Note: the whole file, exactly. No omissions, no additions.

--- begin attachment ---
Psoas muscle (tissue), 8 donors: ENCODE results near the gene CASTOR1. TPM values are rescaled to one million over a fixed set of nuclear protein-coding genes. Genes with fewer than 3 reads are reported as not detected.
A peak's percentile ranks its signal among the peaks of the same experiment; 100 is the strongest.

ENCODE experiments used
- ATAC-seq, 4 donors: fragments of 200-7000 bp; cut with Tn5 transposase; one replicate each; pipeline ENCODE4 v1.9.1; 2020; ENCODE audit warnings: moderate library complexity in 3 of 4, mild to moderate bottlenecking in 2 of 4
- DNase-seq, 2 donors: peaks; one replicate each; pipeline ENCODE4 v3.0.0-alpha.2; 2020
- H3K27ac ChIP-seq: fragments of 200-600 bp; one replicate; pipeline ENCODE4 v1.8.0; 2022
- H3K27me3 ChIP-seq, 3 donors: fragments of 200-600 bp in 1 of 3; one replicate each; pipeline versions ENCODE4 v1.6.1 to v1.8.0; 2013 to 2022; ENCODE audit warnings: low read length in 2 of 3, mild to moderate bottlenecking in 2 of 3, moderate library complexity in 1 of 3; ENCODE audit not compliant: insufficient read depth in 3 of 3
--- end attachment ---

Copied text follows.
Psoas muscle (tissue), 8 donors: ENCODE results near the gene CASTOR1. TPM values are rescaled to one million over a fixed set of nuclear protein-coding genes. Genes with fewer than 3 reads are reported as not detected.
A peak's percentile ranks its signal among the peaks of the same experiment; 100 is the strongest.

ENCODE experiments used
- ATAC-seq, 4 donors: fragments of 200-7000 bp; cut with Tn5 transposase; one replicate each; pipeline ENCODE4 v1.9.1; 2020; ENCODE audit warnings: moderate library complexity in 3 of 4, mild to moderate bottlenecking in 2 of 4
- DNase-seq, 2 donors: peaks; one replicate each; pipeline ENCODE4 v3.0.0-alpha.2; 2020
- H3K27ac ChIP-seq: fragments of 200-600 bp; one replicate; pipeline ENCODE4 v1.8.0; 2022
- H3K27me3 ChIP-seq, 3 donors: fragments of 200-600 bp in 1 of 3; one replicate each; pipeline versions ENCODE4 v1.6.1 to v1.8.0; 2013 to 2022; ENCODE audit warnings: low read length in 2 of 3, mild to moderate bottlenecking in 2 of 3, moderate library complexity in 1 of 3; ENCODE audit not compliant: insufficient read depth in 3 of 3